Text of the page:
Sir Christopher Meyer is a bit of a card. A lifelong Foreign Office man, he got to the top of that particular profession’s greasy pole and became ambassador to Washington, a post from which he retired in 2003. During a top-end career he worked in Moscow and Bonn as well, and served as press officer to Geoffrey Howe, when he was Foreign Secretary, and to John Major, when he was Prime Minister. Meyer attracted attention – to put it mildly – when he published his memoir DC Confidential, in which he retailed private transactions between him and Tony Blair while the first draft of that history was still being written. This latest volume, we might imagine, is a belated bid for respectability.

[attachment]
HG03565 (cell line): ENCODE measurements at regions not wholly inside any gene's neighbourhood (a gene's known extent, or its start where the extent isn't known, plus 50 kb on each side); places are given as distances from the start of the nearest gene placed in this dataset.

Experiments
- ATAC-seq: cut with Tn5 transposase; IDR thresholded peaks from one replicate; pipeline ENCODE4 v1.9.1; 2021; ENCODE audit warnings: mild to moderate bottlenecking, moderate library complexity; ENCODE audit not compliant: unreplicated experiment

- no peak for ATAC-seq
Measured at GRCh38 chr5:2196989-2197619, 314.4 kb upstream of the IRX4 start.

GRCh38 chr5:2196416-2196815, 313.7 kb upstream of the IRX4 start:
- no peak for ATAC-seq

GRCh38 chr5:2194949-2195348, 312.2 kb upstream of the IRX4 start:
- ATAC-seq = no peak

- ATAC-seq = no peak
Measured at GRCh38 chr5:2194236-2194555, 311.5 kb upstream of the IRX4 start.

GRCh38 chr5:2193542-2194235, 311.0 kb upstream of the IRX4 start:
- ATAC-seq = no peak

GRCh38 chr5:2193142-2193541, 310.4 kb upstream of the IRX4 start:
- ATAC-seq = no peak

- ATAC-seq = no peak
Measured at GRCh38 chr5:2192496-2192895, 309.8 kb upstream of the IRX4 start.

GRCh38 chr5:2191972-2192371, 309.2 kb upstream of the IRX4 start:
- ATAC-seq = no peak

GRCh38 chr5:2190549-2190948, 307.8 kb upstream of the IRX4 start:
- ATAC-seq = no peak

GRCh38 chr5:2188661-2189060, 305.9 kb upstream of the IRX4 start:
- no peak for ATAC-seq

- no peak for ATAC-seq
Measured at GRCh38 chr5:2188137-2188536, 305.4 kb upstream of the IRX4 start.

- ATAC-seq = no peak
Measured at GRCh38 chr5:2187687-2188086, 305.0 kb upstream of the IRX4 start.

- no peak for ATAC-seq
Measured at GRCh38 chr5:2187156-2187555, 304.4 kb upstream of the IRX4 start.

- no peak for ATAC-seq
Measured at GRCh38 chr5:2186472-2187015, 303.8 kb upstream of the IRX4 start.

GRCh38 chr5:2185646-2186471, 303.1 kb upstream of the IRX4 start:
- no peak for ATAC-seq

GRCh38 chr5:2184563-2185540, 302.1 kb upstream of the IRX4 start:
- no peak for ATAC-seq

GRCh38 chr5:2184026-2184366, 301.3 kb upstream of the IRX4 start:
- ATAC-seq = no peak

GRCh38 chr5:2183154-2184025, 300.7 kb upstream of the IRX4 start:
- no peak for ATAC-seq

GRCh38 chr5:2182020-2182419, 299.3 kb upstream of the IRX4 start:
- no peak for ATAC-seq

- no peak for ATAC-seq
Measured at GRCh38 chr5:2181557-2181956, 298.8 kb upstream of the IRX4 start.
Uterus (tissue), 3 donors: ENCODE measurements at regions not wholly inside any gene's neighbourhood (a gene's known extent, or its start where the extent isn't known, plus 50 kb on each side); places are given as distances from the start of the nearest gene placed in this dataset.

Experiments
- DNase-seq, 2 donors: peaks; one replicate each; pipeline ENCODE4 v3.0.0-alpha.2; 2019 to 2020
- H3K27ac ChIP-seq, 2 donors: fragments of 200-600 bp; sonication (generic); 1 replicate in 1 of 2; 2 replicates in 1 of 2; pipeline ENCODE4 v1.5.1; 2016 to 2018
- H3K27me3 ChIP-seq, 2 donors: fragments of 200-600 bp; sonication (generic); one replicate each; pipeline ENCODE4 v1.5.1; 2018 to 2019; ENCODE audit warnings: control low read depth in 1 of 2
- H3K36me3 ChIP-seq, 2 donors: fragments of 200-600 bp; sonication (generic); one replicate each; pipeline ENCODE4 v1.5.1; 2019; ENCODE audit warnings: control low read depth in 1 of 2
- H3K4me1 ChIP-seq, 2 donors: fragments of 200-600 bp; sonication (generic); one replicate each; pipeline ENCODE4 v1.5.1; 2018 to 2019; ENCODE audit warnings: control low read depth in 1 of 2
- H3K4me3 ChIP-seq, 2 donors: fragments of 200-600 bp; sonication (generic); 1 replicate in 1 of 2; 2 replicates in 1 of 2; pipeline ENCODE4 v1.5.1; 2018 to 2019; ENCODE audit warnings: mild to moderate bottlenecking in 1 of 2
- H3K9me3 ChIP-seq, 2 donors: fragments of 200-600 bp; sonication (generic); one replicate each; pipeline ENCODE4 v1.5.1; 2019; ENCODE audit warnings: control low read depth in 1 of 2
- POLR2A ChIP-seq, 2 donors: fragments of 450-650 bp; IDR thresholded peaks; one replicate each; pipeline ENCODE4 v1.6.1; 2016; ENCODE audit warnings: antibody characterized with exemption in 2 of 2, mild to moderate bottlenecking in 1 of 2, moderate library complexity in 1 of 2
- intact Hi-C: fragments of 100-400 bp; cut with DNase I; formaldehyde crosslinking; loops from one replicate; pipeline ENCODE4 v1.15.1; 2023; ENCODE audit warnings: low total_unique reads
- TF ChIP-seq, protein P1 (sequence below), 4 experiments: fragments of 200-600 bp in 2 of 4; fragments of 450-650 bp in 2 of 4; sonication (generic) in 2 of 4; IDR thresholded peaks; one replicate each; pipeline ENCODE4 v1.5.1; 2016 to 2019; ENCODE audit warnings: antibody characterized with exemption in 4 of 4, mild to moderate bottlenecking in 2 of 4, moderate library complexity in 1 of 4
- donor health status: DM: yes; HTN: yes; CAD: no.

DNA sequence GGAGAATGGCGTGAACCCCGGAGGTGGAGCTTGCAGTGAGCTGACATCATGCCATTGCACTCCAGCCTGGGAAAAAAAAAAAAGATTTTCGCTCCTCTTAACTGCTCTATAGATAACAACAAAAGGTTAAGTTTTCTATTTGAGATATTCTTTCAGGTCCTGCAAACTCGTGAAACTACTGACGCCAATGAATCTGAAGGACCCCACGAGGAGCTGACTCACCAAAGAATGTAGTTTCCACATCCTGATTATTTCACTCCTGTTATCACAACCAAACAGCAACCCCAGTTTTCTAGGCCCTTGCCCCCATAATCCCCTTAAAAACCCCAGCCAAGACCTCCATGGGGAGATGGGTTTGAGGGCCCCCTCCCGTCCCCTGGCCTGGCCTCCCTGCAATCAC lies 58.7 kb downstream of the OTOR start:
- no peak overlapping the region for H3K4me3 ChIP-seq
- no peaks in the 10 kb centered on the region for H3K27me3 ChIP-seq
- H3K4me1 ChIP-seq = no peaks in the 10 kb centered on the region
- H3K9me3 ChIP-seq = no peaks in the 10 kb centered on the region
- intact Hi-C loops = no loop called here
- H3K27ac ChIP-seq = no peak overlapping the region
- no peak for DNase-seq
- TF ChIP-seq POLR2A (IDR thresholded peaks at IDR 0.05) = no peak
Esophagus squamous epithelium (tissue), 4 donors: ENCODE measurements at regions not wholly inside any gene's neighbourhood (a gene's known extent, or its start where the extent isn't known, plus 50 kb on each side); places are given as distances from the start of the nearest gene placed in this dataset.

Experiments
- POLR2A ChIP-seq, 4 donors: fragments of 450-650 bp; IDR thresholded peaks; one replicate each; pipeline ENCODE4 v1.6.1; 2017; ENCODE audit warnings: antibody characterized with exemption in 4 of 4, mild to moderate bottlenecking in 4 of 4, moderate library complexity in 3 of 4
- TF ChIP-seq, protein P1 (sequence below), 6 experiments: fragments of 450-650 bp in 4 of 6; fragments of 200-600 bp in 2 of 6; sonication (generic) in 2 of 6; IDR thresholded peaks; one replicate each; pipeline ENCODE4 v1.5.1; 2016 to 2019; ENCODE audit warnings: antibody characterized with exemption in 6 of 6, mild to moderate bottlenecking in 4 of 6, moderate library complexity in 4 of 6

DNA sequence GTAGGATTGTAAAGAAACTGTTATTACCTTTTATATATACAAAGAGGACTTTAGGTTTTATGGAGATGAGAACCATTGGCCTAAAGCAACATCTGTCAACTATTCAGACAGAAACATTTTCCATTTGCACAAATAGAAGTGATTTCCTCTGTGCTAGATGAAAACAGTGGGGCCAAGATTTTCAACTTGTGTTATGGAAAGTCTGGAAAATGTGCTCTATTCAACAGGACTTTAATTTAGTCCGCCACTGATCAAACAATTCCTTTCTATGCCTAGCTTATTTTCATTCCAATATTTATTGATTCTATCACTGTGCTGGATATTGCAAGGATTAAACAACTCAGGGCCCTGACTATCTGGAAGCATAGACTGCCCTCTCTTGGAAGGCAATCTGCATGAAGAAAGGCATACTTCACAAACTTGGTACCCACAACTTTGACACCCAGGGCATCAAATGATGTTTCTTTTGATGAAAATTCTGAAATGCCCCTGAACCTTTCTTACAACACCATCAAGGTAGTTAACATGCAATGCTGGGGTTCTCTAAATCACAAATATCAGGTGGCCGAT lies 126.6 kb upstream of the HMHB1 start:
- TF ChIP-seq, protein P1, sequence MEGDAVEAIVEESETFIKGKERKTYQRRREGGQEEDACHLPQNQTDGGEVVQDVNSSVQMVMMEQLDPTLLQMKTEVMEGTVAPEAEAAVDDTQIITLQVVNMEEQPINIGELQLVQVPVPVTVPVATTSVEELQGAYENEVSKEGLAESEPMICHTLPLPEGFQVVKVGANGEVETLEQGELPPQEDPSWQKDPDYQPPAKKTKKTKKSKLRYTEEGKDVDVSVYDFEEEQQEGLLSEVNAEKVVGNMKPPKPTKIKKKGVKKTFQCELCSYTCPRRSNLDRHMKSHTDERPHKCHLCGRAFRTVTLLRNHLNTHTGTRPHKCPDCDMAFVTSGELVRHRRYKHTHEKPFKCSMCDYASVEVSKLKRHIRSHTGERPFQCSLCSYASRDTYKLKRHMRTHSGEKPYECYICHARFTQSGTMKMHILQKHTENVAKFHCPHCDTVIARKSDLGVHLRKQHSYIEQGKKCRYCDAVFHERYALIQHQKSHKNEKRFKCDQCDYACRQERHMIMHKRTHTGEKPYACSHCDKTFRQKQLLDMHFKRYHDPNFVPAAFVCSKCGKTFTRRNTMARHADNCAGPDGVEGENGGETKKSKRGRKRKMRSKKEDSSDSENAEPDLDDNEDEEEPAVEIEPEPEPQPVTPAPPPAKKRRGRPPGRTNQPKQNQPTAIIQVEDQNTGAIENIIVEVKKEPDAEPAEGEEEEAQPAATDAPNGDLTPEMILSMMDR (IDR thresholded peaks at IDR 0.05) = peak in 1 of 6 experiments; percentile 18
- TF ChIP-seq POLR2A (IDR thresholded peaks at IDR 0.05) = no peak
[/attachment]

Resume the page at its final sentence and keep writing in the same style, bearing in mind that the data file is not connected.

The author has taken nine episodes from our diplomatic history to illustrate how that particular profession is conducted: and, more to the point, to show that when Britain has chosen to exert itself diplomatically, the result has usually been positive. Meyer believes that we have a sense of